The conflict in Lebanon has been splattered all over the news for the last couple of months. Presently, the United Nations is struggling to bring in more peacekeepers from Spain and Indonesia to… keep the peace. By sensationalizing who is the victim and who is evil, the media has exhausted the topic. In this ‘world crisis,’ who is to blame?
Right and wrong are black and white until motivations and historical justifications come into play. Regarding Israel and Lebanon, there are many shades of grey the media tends to neglect. Understanding the history behind the present situation is vital in deconstructing the quagmire perpetuated by the press.
1975 to 1990: The state of Lebanon goes through civil war, due partly to the huge number of Palestinian arabs forced out of Israel into the mostly peaceful Christian/Muslim nation of Lebanon. These ex-patriots leave Israel with fury at being ousted from what was ‘their nation,’ for reasons they see (rightly or wrongly) as being unethical and unjustified. The Palestinian Liberation Organization begins bombing Israel’s northern towns.
1982: Israel invades southern Lebanon in an attempt to expel the PLO. Although largely successful, Israel is forced soon after to withdraw into a borderland buffer zone (on Lebanese territory), thanks to the United Nations’decree. A host of Lebanese militias, including Hezbollah, rise up to replace the Palestinians and regain the southern portion of Lebanon, which lacks strong military presence.
1991: Hezbollah becomes a threat to Israel after most of the PLO-replacement factions quit fighting for power in southern Lebanon. It continues to bomb Israel in the hope of forcing them completely out of Lebanon–including the buffer zone.
1993: Israel responds with Operation Accountability, displacing 300,000 Lebanese civilians.
1996: Israel launches Operation Grapes of Wrath–an air campaign and assault where many Lebanese homes and infrastructure are destroyed. Both Accountability and Grapes of Wrath fail in eliminating Hezbollah, and kill more than 150 civilians in the shelling of a UN base.
2000: Israel is ‘persuaded’ to make an early withdrawal from Lebanon. The withdrawal forces the surrender of the Southern Lebanese Army, which, unlike Hezbollah, is allied with Israel. This marks an astounding success for Hezbollah: while Israel has western financial capacity, western resources and western allies, Hezbollah uses rockets and guerilla warfare to force the hand of a nation with nuclear capacity.
2006: Israel goes back into Lebanon. Citing the capture of two Israeli soldiers and the killing of eight after a series of Hezbollah cross border raids and shellings and an IDF intrusion into Lebanon as their justification, Israeli Prime Minister Ehud Olmert declares the attack an act of war and promises Lebanon a “very painful and far-reaching response.” The Israeli cabinet authorizes “severe and harsh” retaliation against Lebanon. Ignoring the last twenty years, this seems like a drastic reaction on Israel’s behalf, but perpetual Hezbollah attacks into northern Israel likely tipped the scales for Israel towards trying to end Hezbollah’s control of southern Lebanon.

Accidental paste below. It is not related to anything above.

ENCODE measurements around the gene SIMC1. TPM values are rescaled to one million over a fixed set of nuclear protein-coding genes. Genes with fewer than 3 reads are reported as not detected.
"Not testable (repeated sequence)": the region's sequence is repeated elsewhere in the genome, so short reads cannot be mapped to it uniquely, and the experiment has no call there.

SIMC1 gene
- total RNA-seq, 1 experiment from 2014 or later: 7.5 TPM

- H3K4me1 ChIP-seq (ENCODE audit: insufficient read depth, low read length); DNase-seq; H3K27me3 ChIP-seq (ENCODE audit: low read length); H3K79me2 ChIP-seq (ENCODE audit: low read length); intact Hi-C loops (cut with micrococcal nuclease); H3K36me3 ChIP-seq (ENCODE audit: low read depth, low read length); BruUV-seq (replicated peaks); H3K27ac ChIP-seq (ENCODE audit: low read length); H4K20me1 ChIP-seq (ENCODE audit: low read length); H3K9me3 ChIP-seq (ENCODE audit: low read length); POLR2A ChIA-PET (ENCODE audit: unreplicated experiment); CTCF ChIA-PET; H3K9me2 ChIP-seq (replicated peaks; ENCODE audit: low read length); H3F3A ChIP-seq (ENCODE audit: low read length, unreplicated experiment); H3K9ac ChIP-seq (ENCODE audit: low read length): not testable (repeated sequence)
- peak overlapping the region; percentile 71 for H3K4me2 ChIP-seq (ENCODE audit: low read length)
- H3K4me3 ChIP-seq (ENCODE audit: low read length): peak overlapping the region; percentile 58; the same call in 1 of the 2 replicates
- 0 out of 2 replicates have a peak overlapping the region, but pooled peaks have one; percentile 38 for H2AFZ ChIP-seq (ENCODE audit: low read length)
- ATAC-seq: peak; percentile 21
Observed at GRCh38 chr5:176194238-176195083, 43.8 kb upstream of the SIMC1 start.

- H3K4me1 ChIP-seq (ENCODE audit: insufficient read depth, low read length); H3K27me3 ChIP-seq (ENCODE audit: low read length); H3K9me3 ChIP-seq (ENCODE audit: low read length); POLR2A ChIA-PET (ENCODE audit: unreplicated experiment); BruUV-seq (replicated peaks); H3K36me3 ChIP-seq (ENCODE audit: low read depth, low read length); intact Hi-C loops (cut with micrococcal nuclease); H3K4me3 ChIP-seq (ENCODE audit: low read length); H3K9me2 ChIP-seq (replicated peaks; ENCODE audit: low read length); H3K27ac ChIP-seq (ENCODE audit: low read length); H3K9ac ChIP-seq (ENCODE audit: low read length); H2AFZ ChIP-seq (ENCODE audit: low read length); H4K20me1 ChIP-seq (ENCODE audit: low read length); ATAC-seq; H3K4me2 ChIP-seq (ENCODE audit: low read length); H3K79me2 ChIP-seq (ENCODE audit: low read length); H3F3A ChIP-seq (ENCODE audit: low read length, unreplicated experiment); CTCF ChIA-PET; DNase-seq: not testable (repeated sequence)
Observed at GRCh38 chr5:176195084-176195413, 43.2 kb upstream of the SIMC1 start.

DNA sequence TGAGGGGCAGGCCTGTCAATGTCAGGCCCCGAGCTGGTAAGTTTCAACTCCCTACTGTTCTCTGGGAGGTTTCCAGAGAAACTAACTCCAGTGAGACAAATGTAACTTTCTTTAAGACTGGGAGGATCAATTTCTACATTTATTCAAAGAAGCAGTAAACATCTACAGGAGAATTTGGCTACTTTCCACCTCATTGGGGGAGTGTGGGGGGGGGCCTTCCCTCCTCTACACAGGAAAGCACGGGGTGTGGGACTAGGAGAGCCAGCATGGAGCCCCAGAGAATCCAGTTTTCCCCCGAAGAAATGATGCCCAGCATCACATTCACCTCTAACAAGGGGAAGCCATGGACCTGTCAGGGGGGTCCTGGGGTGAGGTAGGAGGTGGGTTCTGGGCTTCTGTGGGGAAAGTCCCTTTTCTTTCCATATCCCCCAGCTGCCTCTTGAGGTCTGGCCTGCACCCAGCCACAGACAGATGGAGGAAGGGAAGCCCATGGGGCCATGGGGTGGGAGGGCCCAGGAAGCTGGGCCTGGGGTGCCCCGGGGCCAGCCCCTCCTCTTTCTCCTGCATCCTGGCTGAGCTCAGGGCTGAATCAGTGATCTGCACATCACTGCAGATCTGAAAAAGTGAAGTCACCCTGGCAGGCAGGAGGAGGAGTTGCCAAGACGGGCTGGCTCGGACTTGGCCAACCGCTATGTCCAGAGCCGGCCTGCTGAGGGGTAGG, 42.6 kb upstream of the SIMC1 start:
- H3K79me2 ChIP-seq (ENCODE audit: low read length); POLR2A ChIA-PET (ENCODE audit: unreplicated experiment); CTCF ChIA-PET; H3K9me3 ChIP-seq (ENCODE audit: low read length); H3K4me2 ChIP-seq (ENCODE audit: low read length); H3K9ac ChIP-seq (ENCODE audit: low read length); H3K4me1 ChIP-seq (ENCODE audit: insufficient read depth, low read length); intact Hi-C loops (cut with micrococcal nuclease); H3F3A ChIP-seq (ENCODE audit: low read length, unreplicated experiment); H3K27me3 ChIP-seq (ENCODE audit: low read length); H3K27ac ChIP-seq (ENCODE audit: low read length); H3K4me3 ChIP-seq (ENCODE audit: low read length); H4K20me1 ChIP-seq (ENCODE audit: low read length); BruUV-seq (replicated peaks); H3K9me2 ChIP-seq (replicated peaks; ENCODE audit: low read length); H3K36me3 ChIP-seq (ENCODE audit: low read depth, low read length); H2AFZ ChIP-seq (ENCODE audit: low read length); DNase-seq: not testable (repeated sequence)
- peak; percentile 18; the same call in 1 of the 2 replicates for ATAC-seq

August 2006: A UN Ceasefire goes into effect. While initially requesting Hezbollah be disarmed (a success for bombed Israelis in northern parts of the country), Lebanon Prime Minister Fouad Siniora makes clear that his own military is not strong enough to protect Lebanon. He requests Hezbollah stop their attacks into northern Israel, but lacks the power to enforce his words.
At this point, no other nation has shown desire to enforce Hezbollah’s disarmament. A retired Israeli Army Colonel explained that the rationale behind the attack was to create a rift between the Lebanese population and the Hezbollah supporters. If anything, however, it has done the exact opposite, inciting greater anti-Isreali sentiment in Lebanon.
Future: The Lebanese majority has turned towards their strong friend–Hezbollah, thought to be funded by Iran and Syria. Though perhaps not quite at western levels financially, these two nations have deeper pockets than Lebanon and a greater capability for future actions against their opposition. Israel, on the other hand, has finally exited southern Lebanon with UN peacekeepers taking her place. With any luck, this will stop the border bombing that has taken place in Israel for 20 years. The remaining PLO camps that resided there have also been broken up.
Regarding right and wrong, both nations have violated the laws of war according to Human Rights Watch. Lebanon has lost more in the short term, with destruction of property and industry. Israel’s Chief of Staff, Lt. Gen. Dan Halutz, stated that “[i]f the soldiers are not returned, we will turn Lebanon’s clock back twenty years.” It looks like they successfully did this.
In the long term, however, Israel has aggravated an already volatile relationship with its surrounding neighbours for reasons it obviously saw as justified, but may have been viewed as otherwise on the global stage.